Robert Sibthorpe is to build a farmhouse within seven years (i.e. by 1779) of brick or stone, 40 feet long, 20 feet wide and 20 feet high, roofed with foreign timber and slated or tiled; and will enclose one acre for an orchard with one tree for every square perch.
Signed: Ludlow; Robert Sibthorpe
(Book 291 Page 589 No 193031)
On the back of this deed is an endorsement dated 1781.
Robert Sibthorpe leases the house and lands of Ross (as above) to George Bomford, son of Stephen Bomford, at a rent of £165.16.3, in trust for the sole use of Elizabeth Bomford, wife of Stephen Bomford of Rahinstown. If George should die then the trustee will be his brother Trevor, or, if he dies, his brother Ephraim.
Signed: Robert Sibthorpe; Geo Bomford
Witnessed: Henry Moore; Wm Bayly
(There is no record of this endorsement being registered).
This is the deed which gives the birth dates of three of Stephen’s sons. It is interesting that George Bomford, the 5th son, was selected as the trustee of his mother’s house. The eldest son Thomas probably died in the 1770s (see also 16.9); the second son, Robert, was in India; both Stephen and Antony, the 3rd and 4th sons, were at home but for some reason were not selected.
It is thought that Robert and his father did not agree with each other and this might be the cause for Robert going off to India (16.9), but it is apparent that it was George who was being trained to take over his father’s estates and indeed his father did actually leave them to him in spite of them being entailed. So it was George who was to take care of his mother’s new house and, by implication, his mother herself should his father Stephen die.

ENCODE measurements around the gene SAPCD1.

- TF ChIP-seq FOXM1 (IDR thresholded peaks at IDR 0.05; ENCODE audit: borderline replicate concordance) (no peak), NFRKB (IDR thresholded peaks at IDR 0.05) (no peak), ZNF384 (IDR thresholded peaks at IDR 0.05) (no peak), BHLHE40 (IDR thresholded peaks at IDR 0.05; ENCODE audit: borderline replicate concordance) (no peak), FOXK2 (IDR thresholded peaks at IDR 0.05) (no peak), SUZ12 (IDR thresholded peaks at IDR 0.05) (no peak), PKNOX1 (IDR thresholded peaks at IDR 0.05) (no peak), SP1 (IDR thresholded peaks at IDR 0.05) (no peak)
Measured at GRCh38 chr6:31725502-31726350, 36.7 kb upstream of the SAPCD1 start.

Robert Sibthorpe was Elizabeth’s brother [father], of Dunany Co Louth, and was one of the executors of her marriage settlement. Her [grand]father, Stephen Sibthorpe [at 8.2.1 Robert is Elizabeth's father, the only son of Stephen who is her grandfather and did die c 1776], had died in 1776 (probate) and Robert no doubt felt that he should make a further settlement on his sister [daughter]; he probably leased Ross with this in mind, and the house he had to build was perhaps to be her dower house when her husband died. This indicates that Stephen Bomford’s health was not good, but actually he did not die until May 1806 (18.1.1) and Elizabeth the next year (18.1.3), so it is unlikely that she ever occupied the house.
The Ordnance Survey Field Notebook of 1836 lists no occupiers for Ross in the Parish of Skreen, but it does state “In the east end is a gentleman’s seat called Maryville, a neat cottage; it is surrounded by a small piece of pleasure ground.”
At first it was thought that Maryville was the house that Robert Sibthorpe built, but Maryville was in the townland of Thorntown which became part of Ross townland prior to 1836, and was then owned by William Bomford of Cushenstown. Sibthorpe’s house may have been Ross House which lies to the north of the Tara to Skreen road in the middle of Mr John Lynch’s farm. The 1836 Survey shows the present Navan – Dublin and Dunsany – Drogheda roads crossing at ‘Ross Crossreads’ situated on the borders of Ross and Thorntown. Neither of these roads had been built in 1774. Moving ahead to the 1854 Valuation, no Bomfords or Sibthorpes are listed in Ross so this lease must have terminated by then. Actually the three lives have expired: Trevor in 1797, George in 1814 and Ephraim was last mentioned in the Dublin Almanack of 1815 but the date of his death is not known. For want of a better date I have placed the termination of the lease of Ross as c18l5.